East Cobb cityhood group hires lobbyist to get issue on the ballot

The proposed city of East Cobb would have about 96,000 residents (The Committee for Cityhood in East Cobb)
The proposed city of East Cobb would have about 96,000 residents (The Committee for Cityhood in East Cobb)

Proponents of a new city of East Cobb are moving ahead with plans for a 2020 referendum by hiring a well-connected lobbyist to shepherd the proposal through the state legislature, although the cityhood effort has attracted little grassroots support so far.

East Cobb would be the county's first new city in more than 100 years — that is, if South Cobb doesn't beat it to the punch by incorporating first. The push to incorporate significant areas of Cobb follows a rash of new cities across the metro area that started with Sandy Springs in 2005.

Joe Gavalis, one of the organizers of the East Cobb cityhood movement, said his group is driven by concerns over policing, development and local control, especially when it comes to taxes. The proposed new city would be Cobb's largest, comprised of about 40 square miles and 97,000 residents east of Marietta to the Fulton County line.

But some residents appeared skeptical and want more information on the movement and who’s behind it. Gavalis, for his part, declined to identify the source of funding for The Committee for Cityhood in East Cobb, Inc. citing privacy concerns. The LLC is registered to East Cobb resident Owen Brown, a shopping center developer.

In addition to hiring longtime conservative activist Phil Kent to manage public relations and footing the bill for a $36,000 feasibility study from Georgia State, the LLC this week registered with the state and hired lobbyist John Garst to represent its interests at the capitol.

Garst is a Republican political operative who runs a lobbying firm with his wife, Cynthia, and Jared Thomas, who enjoys close ties with Governor Brian Kemp.

Gavalis said Garst was chosen for his experience to help usher the cityhood initiative through the state Capitol and General Assembly, which would have to signoff on the proposal before it can go on the ballot. Gavalis hopes to have it in time for the 2020 election.

“Our next step is to conduct community meetings and try to educate the public and air both sides,” Gavalis said. He did not offer any event dates, but said a public committee would be announced in the next few weeks.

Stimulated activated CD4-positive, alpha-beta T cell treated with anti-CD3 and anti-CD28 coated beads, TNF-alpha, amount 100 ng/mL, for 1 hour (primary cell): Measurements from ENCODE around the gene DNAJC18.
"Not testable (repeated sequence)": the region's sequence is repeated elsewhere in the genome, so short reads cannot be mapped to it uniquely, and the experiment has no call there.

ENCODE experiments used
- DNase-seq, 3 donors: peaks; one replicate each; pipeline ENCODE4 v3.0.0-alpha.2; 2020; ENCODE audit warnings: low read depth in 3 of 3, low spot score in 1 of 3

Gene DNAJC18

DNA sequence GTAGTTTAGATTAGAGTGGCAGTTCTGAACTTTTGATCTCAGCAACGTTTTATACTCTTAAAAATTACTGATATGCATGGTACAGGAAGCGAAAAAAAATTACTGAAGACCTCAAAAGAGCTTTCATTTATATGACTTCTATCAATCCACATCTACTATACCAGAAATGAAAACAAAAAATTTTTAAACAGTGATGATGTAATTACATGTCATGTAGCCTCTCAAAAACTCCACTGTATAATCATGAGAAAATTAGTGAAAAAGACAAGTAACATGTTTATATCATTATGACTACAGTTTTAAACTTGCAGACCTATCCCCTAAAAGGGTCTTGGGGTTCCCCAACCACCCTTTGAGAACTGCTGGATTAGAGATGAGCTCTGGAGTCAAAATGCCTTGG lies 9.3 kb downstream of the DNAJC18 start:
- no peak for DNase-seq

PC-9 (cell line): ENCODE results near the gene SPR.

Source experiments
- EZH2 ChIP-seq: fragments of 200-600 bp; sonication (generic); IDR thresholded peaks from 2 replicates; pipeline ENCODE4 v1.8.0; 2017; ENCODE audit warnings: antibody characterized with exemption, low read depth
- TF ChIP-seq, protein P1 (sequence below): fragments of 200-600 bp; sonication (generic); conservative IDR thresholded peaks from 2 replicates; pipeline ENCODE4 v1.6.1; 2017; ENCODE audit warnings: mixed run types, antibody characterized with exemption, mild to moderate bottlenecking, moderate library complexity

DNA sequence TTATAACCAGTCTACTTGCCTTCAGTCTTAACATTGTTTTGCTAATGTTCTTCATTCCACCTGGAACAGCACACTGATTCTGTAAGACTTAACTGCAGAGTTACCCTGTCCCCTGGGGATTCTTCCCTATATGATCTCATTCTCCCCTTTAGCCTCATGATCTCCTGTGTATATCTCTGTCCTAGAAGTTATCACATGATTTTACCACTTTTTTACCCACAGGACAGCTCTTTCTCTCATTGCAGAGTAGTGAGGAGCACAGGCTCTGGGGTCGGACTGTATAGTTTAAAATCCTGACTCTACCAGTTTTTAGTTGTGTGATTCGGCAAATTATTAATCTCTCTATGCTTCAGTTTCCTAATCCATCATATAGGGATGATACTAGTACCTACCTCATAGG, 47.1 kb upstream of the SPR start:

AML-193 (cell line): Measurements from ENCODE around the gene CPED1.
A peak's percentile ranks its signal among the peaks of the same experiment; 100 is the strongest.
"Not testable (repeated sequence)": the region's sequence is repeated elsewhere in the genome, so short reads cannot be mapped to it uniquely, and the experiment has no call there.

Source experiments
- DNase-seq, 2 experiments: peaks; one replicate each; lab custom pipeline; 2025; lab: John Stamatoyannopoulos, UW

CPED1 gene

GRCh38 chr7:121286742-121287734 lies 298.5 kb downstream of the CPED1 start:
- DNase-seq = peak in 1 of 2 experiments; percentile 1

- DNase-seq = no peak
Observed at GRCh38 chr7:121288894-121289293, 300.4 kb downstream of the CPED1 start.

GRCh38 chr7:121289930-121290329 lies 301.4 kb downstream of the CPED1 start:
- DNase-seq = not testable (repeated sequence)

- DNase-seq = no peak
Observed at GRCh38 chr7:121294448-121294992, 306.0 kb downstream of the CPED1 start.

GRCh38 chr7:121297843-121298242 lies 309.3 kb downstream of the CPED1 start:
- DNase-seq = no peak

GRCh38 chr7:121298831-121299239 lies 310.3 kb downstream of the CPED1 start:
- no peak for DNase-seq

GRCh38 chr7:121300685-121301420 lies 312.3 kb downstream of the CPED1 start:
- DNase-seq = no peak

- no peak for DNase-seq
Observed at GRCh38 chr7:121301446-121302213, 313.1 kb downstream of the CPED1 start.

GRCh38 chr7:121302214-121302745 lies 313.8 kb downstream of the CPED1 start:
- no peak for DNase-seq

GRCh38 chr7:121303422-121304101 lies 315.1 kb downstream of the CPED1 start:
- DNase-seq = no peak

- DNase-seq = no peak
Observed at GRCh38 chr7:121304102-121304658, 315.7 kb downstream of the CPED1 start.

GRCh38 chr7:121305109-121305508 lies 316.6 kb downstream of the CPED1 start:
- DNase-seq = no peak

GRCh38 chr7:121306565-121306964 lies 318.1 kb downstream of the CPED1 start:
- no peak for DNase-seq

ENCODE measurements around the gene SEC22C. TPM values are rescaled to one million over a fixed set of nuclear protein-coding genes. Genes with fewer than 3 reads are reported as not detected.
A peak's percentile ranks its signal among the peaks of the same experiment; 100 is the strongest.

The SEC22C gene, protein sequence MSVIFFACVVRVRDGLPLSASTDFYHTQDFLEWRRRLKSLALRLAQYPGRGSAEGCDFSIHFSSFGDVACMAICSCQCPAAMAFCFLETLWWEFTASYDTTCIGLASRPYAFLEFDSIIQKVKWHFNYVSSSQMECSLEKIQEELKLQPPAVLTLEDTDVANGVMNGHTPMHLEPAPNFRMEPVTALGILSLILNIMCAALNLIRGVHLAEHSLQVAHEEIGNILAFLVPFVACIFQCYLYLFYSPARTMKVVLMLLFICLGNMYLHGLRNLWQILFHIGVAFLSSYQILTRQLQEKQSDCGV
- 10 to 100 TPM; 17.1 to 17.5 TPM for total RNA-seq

But if the push for cityhood is to gain enough traction to win, Gavalis and his colleagues will have to come forward and convince a majority of their fellow voters that a city of East Cobb is in their best interest.

Linda Carver, president of the East Cobb Civic Association, which represents about 10,000 residents, said she hasn’t heard the same complaints about policing, development and representation that Gavalis cited, and a new city is not something members are “clamoring for.”

“There certainly has not seemed to be a groundswell,” Carver said. “I really don’t know what’s driving it.”

She said she was waiting for more information, adding that the civic association has not taken a position and may not do so at all.

Carol Sullivan, a 15-year resident of Creekside Bluff in the proposed city, said she was satisfied with services and questioned the findings of the feasibility study, which concluded that a new city could be created without a tax increase.

“I don’t think we’re going to end up with lower taxes,” she said of the proposed city. “I don’t buy the numbers.”

Kerwin Swint, a political scientist and interim dean at Kennesaw State University in Cobb, said a new city isn’t “an easy sell.”

“There will be another level of government and presumably taxation,” said Swint. “They’ll have to make the case that the residents will be better off.”

Gavalis said he put his faith in the feasibility study.

“It was an independent study done by Georgia State,” Gavalis said. “We’ve been as open as possible. We’re the ones that made the study available.”

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